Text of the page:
Friday, November 22, 2013

Online Conversations: Math Communication, and Understanding Computer Graphing

I am enjoying two online conversations right now.

Michael Pershan asked:
Students don't like to write about their reasoning. They don't present their work in a way that allows anyone else to comprehend their path to a solution. But we want kids to write about their reasoning. Conflict! Drama!

Why do kids hate writing about math?

I am currently trying to grade my students arguments (as prosecutors) for the murder mystery. Some of them really got into it. Most still didn't explain the math well. My take on this is that students will write (maybe even well) if we give them a good enough context.

In the other conversation, Mr. Honner blogged about what happens when you zoom in super far on Desmos, looking for the hole in a rational function. It gets a bit crazy. The conversation got more interesting for me when Alan Eliasen started explaining "interval arithmetic", which I had never heard of.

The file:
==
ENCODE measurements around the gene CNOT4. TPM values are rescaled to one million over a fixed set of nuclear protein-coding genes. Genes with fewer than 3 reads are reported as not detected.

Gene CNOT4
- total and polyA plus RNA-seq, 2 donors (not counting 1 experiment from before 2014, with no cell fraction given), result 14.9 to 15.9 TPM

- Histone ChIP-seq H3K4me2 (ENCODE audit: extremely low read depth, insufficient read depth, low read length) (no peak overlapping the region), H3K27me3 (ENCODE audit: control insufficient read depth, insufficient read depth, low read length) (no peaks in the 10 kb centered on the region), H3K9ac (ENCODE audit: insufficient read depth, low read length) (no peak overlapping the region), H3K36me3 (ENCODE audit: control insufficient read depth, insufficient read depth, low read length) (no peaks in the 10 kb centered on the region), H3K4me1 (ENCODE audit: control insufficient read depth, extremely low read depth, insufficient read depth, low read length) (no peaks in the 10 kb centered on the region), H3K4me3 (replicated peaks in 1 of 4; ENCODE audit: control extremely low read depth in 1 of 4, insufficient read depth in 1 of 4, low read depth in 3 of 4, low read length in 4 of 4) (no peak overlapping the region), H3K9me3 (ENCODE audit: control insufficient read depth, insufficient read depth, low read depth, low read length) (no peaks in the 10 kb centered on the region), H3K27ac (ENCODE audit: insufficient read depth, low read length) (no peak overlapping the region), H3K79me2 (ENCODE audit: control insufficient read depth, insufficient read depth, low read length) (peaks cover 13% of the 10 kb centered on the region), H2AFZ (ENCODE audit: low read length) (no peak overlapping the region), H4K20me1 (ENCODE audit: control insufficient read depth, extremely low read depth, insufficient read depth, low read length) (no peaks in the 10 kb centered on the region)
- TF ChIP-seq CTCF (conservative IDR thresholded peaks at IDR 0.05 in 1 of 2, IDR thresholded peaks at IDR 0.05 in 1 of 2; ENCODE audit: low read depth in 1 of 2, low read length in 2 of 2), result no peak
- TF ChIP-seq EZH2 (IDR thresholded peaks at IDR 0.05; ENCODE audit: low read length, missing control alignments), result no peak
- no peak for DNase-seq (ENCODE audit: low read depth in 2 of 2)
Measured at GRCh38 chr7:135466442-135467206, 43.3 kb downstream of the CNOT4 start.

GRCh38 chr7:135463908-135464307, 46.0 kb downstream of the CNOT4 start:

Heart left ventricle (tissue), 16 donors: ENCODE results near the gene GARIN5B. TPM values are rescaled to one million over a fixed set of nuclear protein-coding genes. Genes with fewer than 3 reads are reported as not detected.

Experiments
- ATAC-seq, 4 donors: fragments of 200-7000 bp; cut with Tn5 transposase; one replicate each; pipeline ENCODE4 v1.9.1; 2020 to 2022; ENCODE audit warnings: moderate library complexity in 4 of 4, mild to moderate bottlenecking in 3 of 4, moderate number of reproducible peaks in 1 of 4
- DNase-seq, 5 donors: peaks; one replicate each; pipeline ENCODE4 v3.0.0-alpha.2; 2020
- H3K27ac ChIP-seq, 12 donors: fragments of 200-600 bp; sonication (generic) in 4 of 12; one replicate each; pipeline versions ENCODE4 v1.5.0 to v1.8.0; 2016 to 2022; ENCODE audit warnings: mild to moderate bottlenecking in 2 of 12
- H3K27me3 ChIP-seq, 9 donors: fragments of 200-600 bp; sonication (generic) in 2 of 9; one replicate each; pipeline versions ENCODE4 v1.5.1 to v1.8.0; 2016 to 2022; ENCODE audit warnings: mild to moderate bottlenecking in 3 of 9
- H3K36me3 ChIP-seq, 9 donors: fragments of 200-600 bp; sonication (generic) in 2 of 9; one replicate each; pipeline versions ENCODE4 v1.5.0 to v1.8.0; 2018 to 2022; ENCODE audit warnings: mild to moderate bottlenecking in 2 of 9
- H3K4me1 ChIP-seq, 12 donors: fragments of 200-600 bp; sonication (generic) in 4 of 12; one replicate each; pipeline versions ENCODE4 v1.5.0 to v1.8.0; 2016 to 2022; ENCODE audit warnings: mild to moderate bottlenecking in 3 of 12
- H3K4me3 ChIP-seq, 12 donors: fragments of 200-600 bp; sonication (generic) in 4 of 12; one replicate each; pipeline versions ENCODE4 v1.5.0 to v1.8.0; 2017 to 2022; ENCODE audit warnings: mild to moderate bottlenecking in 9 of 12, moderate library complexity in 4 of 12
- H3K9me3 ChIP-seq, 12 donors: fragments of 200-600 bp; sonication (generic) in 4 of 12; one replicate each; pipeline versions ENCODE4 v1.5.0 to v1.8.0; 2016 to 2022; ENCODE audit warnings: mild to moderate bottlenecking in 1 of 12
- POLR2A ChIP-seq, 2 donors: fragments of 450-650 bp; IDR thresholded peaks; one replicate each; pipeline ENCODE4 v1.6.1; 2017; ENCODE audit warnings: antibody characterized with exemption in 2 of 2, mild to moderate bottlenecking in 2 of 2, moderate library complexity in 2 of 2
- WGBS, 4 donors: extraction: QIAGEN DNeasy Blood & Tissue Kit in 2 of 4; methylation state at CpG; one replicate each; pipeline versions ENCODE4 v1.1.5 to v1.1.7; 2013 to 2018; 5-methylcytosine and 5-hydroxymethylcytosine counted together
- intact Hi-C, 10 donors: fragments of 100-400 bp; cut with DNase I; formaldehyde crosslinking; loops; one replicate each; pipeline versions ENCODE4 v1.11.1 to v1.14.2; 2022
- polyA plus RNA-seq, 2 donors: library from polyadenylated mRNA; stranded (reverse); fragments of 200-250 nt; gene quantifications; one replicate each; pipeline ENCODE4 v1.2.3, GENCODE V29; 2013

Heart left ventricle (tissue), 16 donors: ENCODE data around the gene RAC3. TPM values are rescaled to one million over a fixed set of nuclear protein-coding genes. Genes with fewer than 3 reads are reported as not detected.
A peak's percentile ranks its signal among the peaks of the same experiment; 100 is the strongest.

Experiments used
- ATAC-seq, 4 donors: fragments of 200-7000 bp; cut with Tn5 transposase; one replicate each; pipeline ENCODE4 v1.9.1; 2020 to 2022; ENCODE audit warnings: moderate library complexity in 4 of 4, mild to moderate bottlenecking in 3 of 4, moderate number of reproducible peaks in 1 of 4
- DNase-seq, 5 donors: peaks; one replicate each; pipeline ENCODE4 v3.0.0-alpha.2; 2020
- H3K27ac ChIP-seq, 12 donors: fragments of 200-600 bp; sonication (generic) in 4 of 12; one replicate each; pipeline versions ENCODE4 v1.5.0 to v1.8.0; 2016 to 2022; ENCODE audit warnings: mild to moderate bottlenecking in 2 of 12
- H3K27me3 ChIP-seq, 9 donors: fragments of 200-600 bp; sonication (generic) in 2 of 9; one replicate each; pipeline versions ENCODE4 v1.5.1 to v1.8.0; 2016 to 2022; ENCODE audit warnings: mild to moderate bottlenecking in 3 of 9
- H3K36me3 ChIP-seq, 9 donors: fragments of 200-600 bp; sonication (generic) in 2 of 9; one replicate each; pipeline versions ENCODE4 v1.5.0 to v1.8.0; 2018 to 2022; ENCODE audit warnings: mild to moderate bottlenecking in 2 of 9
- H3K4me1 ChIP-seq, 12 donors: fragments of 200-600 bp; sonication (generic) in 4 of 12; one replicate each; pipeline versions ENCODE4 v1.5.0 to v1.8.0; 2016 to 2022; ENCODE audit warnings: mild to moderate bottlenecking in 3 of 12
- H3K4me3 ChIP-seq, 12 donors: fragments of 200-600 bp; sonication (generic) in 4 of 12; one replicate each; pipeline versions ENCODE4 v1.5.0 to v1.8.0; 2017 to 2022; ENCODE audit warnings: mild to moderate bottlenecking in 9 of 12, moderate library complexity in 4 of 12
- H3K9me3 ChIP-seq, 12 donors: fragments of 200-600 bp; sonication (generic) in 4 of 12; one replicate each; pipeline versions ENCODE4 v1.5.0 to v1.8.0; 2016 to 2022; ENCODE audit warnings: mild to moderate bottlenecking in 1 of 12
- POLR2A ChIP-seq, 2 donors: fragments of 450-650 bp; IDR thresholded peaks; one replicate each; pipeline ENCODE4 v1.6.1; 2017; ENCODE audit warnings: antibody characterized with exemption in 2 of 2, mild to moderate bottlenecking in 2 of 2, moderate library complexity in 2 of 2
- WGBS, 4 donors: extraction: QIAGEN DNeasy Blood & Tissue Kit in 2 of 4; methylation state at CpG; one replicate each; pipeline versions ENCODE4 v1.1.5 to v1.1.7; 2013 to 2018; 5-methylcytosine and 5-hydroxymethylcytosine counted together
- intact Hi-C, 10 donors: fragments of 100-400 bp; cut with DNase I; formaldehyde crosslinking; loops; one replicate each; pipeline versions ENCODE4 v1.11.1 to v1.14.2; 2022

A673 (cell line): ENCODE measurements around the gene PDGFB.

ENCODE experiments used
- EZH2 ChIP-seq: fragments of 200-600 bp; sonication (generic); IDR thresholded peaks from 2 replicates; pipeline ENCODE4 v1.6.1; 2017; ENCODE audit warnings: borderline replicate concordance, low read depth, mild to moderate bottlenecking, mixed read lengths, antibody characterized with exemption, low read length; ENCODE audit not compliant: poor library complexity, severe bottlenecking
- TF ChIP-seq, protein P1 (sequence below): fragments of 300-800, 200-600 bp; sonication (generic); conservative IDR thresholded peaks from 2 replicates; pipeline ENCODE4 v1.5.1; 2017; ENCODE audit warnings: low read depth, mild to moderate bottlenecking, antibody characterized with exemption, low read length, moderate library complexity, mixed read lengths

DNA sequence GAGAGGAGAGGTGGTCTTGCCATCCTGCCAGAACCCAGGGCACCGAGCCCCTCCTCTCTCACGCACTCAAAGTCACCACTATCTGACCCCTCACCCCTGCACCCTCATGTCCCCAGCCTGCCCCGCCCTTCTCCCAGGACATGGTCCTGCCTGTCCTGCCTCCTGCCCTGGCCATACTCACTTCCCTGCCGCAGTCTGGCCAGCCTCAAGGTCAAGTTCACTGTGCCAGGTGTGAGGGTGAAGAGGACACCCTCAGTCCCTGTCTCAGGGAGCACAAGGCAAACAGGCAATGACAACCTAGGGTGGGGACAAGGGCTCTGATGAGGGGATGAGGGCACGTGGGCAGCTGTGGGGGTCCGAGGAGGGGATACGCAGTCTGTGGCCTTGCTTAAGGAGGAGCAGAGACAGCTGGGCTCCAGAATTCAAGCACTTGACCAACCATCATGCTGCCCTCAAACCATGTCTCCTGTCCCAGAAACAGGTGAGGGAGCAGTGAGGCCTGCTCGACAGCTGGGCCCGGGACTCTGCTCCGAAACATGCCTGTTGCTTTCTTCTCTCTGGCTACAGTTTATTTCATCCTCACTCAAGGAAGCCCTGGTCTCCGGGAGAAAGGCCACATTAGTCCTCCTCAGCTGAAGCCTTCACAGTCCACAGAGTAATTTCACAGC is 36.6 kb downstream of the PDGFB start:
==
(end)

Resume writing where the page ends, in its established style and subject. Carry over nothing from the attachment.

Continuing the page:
1. Ugh, now I have two more blogs to read.


  2. Oh good. (Your comment at an old post at Mr. Honner's blog made me re-read. I cringed at my comment. Don't know why I wasn't following the logic the first time in the proof.)

  3. Sue,

    I think the reason why students hate writing about math is that the type of writing expected of students in math class is often quite shallow compared to how it could be used to develop deep mathematical thinking. It is a few years old, but I consider Dr. Hsu's primer on Writing math in paragraph style to be the gold standard on developing deep mathematical thinking through writing in the classroom.

    But that's just my two cents.

    Glenn Laniewski
    Latest post:
    Math teachers, start baking your Pi Day pies early


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